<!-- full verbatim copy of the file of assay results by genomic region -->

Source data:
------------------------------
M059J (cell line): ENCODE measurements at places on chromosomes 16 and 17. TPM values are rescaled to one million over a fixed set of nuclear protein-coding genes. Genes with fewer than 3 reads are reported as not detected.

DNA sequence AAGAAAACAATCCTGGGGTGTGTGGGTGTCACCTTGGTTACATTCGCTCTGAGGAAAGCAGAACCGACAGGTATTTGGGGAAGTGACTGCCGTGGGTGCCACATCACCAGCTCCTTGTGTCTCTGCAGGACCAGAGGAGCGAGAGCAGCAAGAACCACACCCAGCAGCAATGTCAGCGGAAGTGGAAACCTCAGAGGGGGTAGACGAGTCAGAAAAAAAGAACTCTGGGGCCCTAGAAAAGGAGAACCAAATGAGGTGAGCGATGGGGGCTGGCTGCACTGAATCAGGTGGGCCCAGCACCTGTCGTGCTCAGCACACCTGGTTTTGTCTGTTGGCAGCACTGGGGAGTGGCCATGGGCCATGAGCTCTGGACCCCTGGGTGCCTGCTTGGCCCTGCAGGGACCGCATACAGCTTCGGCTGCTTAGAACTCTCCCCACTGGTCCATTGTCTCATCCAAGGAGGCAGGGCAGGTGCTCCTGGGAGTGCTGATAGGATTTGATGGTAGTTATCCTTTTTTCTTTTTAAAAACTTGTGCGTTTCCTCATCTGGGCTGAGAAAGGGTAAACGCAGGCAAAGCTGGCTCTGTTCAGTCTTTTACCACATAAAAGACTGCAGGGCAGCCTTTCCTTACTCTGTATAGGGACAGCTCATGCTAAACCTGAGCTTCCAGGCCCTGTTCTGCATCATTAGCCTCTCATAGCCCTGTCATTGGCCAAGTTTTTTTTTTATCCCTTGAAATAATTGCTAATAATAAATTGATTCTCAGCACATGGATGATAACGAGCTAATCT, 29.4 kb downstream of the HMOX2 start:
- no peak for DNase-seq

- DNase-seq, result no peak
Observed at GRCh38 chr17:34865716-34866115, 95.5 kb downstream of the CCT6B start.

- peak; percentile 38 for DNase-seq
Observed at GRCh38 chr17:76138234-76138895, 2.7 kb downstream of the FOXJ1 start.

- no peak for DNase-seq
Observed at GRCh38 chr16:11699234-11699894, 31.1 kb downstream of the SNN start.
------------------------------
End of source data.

M059J (cell line): ENCODE measurements at places on chromosomes 16 and 17. TPM values are rescaled to one million over a fixed set of nuclear protein-coding genes. Genes with fewer than 3 reads are reported as not detected.

DNA sequence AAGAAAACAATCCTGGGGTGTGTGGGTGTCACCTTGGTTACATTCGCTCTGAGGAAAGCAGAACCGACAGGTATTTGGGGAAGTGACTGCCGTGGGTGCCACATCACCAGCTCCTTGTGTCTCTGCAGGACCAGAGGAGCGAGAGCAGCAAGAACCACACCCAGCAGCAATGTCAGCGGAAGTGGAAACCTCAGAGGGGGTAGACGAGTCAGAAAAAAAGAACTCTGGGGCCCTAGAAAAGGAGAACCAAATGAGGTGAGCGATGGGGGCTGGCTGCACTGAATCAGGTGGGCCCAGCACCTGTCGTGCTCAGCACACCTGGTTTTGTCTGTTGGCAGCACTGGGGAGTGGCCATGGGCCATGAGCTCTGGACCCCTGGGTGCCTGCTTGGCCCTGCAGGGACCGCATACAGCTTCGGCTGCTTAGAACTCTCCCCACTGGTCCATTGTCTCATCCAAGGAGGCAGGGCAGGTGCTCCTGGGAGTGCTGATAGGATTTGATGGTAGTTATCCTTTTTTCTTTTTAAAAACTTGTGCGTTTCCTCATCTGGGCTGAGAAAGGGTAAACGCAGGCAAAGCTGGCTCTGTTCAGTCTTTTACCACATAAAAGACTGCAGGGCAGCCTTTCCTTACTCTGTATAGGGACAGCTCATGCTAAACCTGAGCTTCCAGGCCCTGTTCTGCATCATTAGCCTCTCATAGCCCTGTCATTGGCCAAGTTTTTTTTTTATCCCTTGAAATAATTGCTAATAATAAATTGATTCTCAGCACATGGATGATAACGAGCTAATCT, 29.4 kb downstream of the HMOX2 start:
- no peak for DNase-seq

- DNase-seq, result no peak
Observed at GRCh38 chr17:34865716-34866115, 95.5 kb downstream of the CCT6B start.

- peak; percentile 38 for DNase-seq
Observed at GRCh38 chr17:76138234-76138895, 2.7 kb downstream of the FOXJ1 start.

- no peak for DNase-seq
Observed at GRCh38 chr16:11699234-11699894, 31.1 kb downstream of the SNN start.